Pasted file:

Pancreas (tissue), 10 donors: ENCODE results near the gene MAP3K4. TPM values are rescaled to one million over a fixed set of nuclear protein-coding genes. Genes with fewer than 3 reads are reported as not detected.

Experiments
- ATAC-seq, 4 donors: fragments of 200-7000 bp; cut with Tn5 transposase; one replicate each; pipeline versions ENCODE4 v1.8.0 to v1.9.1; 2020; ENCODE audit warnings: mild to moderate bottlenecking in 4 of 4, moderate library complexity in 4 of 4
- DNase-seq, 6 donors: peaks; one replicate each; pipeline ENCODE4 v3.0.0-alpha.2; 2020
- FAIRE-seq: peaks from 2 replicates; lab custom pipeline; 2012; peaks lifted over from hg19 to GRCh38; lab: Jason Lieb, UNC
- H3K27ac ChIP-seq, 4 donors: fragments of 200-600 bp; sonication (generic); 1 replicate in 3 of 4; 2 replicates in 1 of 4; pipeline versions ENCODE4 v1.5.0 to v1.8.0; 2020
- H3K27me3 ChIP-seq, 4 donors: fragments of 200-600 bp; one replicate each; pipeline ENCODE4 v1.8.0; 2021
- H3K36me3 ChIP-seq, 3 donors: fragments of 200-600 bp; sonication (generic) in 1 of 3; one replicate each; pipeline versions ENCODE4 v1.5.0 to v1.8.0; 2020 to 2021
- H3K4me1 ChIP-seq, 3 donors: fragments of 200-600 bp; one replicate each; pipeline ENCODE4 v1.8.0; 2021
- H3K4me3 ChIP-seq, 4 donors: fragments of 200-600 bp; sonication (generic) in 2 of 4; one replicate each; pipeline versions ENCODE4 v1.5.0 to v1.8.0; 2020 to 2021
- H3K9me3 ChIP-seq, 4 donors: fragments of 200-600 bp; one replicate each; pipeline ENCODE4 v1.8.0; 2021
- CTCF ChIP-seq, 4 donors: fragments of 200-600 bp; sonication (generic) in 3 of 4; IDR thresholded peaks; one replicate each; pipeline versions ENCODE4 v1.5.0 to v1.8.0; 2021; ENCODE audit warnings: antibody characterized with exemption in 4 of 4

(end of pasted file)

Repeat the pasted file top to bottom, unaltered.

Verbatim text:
Pancreas (tissue), 10 donors: ENCODE results near the gene MAP3K4. TPM values are rescaled to one million over a fixed set of nuclear protein-coding genes. Genes with fewer than 3 reads are reported as not detected.

Experiments
- ATAC-seq, 4 donors: fragments of 200-7000 bp; cut with Tn5 transposase; one replicate each; pipeline versions ENCODE4 v1.8.0 to v1.9.1; 2020; ENCODE audit warnings: mild to moderate bottlenecking in 4 of 4, moderate library complexity in 4 of 4
- DNase-seq, 6 donors: peaks; one replicate each; pipeline ENCODE4 v3.0.0-alpha.2; 2020
- FAIRE-seq: peaks from 2 replicates; lab custom pipeline; 2012; peaks lifted over from hg19 to GRCh38; lab: Jason Lieb, UNC
- H3K27ac ChIP-seq, 4 donors: fragments of 200-600 bp; sonication (generic); 1 replicate in 3 of 4; 2 replicates in 1 of 4; pipeline versions ENCODE4 v1.5.0 to v1.8.0; 2020
- H3K27me3 ChIP-seq, 4 donors: fragments of 200-600 bp; one replicate each; pipeline ENCODE4 v1.8.0; 2021
- H3K36me3 ChIP-seq, 3 donors: fragments of 200-600 bp; sonication (generic) in 1 of 3; one replicate each; pipeline versions ENCODE4 v1.5.0 to v1.8.0; 2020 to 2021
- H3K4me1 ChIP-seq, 3 donors: fragments of 200-600 bp; one replicate each; pipeline ENCODE4 v1.8.0; 2021
- H3K4me3 ChIP-seq, 4 donors: fragments of 200-600 bp; sonication (generic) in 2 of 4; one replicate each; pipeline versions ENCODE4 v1.5.0 to v1.8.0; 2020 to 2021
- H3K9me3 ChIP-seq, 4 donors: fragments of 200-600 bp; one replicate each; pipeline ENCODE4 v1.8.0; 2021
- CTCF ChIP-seq, 4 donors: fragments of 200-600 bp; sonication (generic) in 3 of 4; IDR thresholded peaks; one replicate each; pipeline versions ENCODE4 v1.5.0 to v1.8.0; 2021; ENCODE audit warnings: antibody characterized with exemption in 4 of 4